Ok
Get emails from Bill Gates
Send me updates from Bill
You must provide an email
Send me comment notifications via email
On-screen comment notifications
This email is already registered
Continue
We will never share or spam your email address. For more information see our Sign up FAQ. By clicking "Continue" you agree to the Gates Notes Terms of Use / Privacy Policy.
You're in!
You're in!
Please check your email and click the link provided to verify your account.
Didn't get an email from us? Resend verification email
spacer
Update Your Profile Information
UPLOAD A PROFILE PICTURE
your image
Uh Oh!
The image you are trying to upload is either too big or is an unacceptable format. Please upload a .jpg or .png image that is under 25MB.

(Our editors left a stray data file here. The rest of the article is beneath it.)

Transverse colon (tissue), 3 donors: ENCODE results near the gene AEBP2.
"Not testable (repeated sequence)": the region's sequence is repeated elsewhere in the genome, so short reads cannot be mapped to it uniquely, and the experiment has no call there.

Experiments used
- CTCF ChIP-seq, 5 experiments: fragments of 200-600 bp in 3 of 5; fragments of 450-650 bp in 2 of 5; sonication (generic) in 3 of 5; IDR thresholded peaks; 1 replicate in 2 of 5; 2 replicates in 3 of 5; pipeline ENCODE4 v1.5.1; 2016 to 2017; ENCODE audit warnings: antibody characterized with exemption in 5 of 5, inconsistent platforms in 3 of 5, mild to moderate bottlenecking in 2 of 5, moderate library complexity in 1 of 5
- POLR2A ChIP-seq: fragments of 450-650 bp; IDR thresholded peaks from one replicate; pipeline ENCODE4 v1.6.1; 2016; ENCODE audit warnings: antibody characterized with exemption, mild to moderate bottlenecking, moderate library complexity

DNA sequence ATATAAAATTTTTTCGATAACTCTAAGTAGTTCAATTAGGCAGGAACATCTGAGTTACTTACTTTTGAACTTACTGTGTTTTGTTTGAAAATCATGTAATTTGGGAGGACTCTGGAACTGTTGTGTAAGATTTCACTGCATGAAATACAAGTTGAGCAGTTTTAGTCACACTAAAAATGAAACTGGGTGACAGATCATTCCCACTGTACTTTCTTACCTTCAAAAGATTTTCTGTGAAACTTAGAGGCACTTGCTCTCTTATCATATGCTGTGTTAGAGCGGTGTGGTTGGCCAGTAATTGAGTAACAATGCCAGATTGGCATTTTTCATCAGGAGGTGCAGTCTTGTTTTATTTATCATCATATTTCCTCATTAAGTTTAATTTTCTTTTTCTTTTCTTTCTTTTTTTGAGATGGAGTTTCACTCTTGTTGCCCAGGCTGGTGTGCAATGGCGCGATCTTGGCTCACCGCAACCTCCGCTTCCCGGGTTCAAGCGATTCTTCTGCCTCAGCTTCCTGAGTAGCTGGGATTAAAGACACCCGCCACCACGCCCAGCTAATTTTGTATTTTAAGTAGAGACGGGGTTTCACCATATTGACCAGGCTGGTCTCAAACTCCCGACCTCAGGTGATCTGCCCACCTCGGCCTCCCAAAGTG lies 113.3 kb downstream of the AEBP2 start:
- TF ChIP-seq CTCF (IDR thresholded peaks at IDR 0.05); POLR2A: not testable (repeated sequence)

Ok
Title
First name
Last name
Save
Cancel
Email address
This email is already registered
Save
Cancel
Please verify email address. Click verification link sent to this email address or resend verification email.
EMAIL AND NOTIFICATION SETTINGS
Send me updates from Bill Gates
You must provide an email
Send me comment notifications via email
On-screen comment notifications
SELECT YOUR INTERESTS
+ Saving Lives
+ Energy Innovation
+ Improving Education
+ Alzheimer's
+ Philanthropy
+ Book Reviews
+ About Bill Gates
Continue
Confirm Account Deactivation
Are you sure you want to deactivate your account?
Deactivating your account will unsubscribe you from Gates Notes emails, and will remove your profile and account information from public view on the Gates Notes. Please allow for 24 hours for the deactivation to fully process. You can sign back in at any time to reactivate your account and restore its content.
Deactivate My Acccount
Go Back
Your Gates Notes account has been deactivated.
Come back anytime.
Welcome back
In order to unsubscribe you will need to sign-in to your Gates Notes Insider account